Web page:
Advertisements

South Koreans Went Into A Mad Frenzy Over Nintendo Switch Consoles Before Children’s Day

South Koreans Went Into A Mad Frenzy Over Nintendo Switch Consoles Before Children’s Day 1
Advertisements
Advertisements

[icon name="info-circle"] Some links on NintendoHill may are paid links may earn us a commission. Read the Affiliate Policy disclosure for more info.

As you know, South Koreans have been fighting over Nintendo Switch systems since the debut of Animal Crossing: New Horizons and the ongoing coronavirus outbreak.

Things have become much more intense because May 5 is Children’s Day, and now the hottest product in South Korea is none other than Nintendo Switch.

Here are some key points from various reports from South Korea about the fight for Nintendo Switch (translated by NintendoSoup, republication not allowed without credit):

  • On April 30, 2020, a large retailer in Yeongtong-gu attracted close to 1000 people who wanted to purchase a Nintendo Switch. The day before the store opened, the retailer announced that they would restock 45 Nintendo Switch systems on April 30. Hundreds made their way to the store in the morning before it opened, and about 300 lottery tickets (those who have a winning number will win a chance to buy the product) were distributed to those in line. A spokesperson for the retailer said they have never thought such an incredible number of people will appear.
  • Many Korean blogs have been reporting on the Nintendo Switch shortage and hysteria in South Korea, with unbelievable quotes such as “as the employee lifted the shutters (to the store), the shutters crashed”, “A student fell and was getting stepped over by the crowd”, “Which stores are getting Switch restocks?”, and “There aren’t any restocks today”. There are even reports in Seoul, the capital city, that people are “going on expeditions” in various parts of the city to monitor the stock situation.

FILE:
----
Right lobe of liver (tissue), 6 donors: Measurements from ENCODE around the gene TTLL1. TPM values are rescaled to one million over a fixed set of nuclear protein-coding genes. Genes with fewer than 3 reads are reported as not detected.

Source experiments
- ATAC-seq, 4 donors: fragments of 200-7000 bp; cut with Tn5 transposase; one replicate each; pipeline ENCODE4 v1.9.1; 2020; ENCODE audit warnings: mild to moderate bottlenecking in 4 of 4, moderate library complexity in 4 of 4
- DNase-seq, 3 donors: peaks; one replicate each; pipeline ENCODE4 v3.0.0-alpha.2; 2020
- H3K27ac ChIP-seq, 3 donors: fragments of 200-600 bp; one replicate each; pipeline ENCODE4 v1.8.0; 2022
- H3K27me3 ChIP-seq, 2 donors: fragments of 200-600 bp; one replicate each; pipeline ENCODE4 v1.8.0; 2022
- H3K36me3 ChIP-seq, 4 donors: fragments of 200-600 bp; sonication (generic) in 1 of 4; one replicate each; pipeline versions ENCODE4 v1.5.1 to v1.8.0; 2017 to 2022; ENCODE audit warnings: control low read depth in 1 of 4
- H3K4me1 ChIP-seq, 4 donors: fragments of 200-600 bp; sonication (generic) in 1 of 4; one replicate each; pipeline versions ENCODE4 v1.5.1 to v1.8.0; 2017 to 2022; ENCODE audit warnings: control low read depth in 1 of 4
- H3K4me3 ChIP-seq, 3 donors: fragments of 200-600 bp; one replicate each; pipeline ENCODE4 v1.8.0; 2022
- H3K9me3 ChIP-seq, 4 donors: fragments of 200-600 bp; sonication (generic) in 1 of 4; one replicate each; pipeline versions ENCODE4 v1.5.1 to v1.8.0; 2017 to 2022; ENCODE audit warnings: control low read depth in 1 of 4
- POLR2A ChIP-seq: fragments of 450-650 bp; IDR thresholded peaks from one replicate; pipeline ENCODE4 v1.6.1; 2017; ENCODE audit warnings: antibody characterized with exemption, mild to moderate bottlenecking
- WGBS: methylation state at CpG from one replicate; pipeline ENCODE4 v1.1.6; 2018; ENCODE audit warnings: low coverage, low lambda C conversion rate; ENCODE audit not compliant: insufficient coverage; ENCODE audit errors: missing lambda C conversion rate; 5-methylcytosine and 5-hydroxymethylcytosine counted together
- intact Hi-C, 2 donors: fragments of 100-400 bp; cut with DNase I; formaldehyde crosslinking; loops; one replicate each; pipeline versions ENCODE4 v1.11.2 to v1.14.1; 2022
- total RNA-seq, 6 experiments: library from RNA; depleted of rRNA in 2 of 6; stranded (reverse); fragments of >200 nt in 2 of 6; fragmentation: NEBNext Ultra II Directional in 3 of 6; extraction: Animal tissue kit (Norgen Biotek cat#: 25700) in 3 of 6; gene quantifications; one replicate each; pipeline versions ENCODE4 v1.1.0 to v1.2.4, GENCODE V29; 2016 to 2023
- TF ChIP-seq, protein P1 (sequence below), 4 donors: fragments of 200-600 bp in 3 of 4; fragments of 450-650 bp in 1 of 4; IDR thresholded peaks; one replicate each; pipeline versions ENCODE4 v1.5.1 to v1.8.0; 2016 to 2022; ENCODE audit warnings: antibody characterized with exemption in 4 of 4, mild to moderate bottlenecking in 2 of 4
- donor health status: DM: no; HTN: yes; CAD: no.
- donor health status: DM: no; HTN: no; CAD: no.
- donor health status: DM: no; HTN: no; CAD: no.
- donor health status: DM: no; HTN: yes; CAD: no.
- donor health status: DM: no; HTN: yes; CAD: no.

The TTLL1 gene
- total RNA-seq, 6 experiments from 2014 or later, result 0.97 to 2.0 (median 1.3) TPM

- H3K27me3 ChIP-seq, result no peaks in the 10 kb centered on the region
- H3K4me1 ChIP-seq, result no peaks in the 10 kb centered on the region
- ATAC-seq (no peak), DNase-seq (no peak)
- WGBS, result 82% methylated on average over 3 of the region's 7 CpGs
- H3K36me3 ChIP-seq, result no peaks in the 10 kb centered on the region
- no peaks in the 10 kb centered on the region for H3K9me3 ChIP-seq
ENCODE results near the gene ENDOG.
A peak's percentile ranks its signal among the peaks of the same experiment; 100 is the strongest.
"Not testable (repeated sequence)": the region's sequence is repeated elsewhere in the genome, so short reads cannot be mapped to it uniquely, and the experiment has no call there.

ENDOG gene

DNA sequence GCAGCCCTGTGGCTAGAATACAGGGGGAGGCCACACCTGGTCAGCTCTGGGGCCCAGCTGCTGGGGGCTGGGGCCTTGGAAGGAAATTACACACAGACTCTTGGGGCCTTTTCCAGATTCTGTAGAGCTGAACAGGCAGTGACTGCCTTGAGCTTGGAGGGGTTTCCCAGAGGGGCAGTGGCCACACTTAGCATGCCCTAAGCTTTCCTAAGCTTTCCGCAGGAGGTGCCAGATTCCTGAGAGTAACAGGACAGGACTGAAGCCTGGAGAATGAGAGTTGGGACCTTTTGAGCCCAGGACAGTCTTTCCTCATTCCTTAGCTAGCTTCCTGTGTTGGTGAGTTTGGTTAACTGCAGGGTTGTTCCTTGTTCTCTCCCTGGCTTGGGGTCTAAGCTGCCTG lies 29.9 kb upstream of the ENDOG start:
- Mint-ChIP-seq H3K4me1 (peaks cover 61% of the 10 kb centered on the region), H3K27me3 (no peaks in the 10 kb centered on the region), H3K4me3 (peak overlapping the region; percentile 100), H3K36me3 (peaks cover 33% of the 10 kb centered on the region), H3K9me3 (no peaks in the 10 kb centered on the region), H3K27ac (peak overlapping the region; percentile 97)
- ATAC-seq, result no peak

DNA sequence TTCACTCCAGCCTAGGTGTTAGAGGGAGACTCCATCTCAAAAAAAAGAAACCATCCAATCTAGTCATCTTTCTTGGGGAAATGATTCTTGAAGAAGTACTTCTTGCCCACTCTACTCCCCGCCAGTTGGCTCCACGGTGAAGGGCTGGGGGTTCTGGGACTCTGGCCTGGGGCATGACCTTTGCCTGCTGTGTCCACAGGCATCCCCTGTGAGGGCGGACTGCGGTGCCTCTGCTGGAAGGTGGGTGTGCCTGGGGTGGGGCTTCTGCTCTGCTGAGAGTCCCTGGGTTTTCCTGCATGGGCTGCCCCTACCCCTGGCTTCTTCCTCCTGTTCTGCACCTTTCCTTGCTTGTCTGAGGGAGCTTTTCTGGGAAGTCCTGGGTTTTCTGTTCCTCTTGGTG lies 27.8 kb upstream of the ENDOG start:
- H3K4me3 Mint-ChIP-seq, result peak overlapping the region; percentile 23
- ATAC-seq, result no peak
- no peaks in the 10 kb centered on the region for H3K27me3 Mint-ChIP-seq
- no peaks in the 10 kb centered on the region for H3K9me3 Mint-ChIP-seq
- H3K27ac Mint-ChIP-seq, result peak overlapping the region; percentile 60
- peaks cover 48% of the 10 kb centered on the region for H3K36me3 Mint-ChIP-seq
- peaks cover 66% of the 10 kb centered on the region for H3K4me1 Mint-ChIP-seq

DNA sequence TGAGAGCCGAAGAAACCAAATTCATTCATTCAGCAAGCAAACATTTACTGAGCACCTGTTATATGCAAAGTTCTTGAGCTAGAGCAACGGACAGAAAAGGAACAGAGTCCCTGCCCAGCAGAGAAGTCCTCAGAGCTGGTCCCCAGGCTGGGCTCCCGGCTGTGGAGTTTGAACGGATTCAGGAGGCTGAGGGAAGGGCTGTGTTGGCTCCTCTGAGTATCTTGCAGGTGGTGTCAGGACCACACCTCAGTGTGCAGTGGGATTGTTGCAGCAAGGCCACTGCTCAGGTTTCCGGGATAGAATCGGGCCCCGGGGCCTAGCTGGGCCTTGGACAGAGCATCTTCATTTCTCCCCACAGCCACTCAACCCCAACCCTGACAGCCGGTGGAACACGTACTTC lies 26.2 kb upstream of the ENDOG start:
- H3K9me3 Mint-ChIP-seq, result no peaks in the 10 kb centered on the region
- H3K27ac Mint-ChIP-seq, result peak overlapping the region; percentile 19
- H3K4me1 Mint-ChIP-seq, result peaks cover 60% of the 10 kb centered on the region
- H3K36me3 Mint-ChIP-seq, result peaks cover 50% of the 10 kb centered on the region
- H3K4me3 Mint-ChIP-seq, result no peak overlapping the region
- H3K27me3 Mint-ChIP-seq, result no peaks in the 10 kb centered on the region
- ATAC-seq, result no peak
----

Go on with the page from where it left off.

• Similar to how Japanese retailers started offering the Nintendo Switch online, rather than in-store, to combat the coronavirus, Korean retailers have started following the same approach as well. Korean retailer E-Mart started opening Nintendo Switch lotteries through their app and website in mid April 2020.
  • On May 4, 2020 in Anyang city, company employee Che heard that the Lotte department store at Pyeongchon was going to restock 25 Nintendo Switch consoles. She headed out to the store at 5am in the morning, and there were already 30 people in line. Che said, “I wanted to give a Nintendo Switch as a present to my son, so for a couple of days, I would head out to the downtown department stores in the early morning in hopes for finding one. But alas, I couldn’t buy it.”
  • The scalper/resale price of a brand new Nintendo Switch is going for about 500,000 won (USD409) in South Korea (the MSRP is about USD300). At e-commerce platform “Used Products Funa”, there are hundreds of listings of used Nintendo Switch Animal Crossing: New Horizons Edition sets going for about 500,000 won (USD409). A Korean said “as my son kept pestering me for a Nintendo Switch, and I don’t think I could buy one by lining up, I always checked Used Products Funa everyday. But still, it’s impossible to find a used Nintendo Switch Animal Crossing: New Horizons Edition going for 500,000 won.”
  • As shortages continue for the immensely popular Nintendo Switch Animal Crossing: New Horizons Edition, on April 20, Nintendo of Korea said on their Facebook page that the Animal Crossing: New Horizons Edition system is “not a limited edition system, and restocks will arrive in April, May and beyond”, and that “the suggested retail price is 360,000 won”.
  • Many Koreans have commented on the current Nintendo Switch hysteria in South Korea as well. Since summer 2019, there was a “boycott Japanese products movement”, with some supporters in the movement saying that “Nintendo products aren’t Japanese”, “It’s impossible to not buy Nintendo products”, “There is no choice, but I have to buy this (Nintendo) game, because there isn’t a Korean company that makes (games like Nintendo). I love my country, but I can’t resist (buying Nintendo games).” Now in 2020, some have said “Thank goodness that the No Japan movement has ended, I wanted to go to Japan but was frightened how others will look at me.”

What do you think?

Comment below!

Via: NintendoSoup

Amazon and the Amazon logo are trademarks of Amazon.com, Inc. or its affiliates.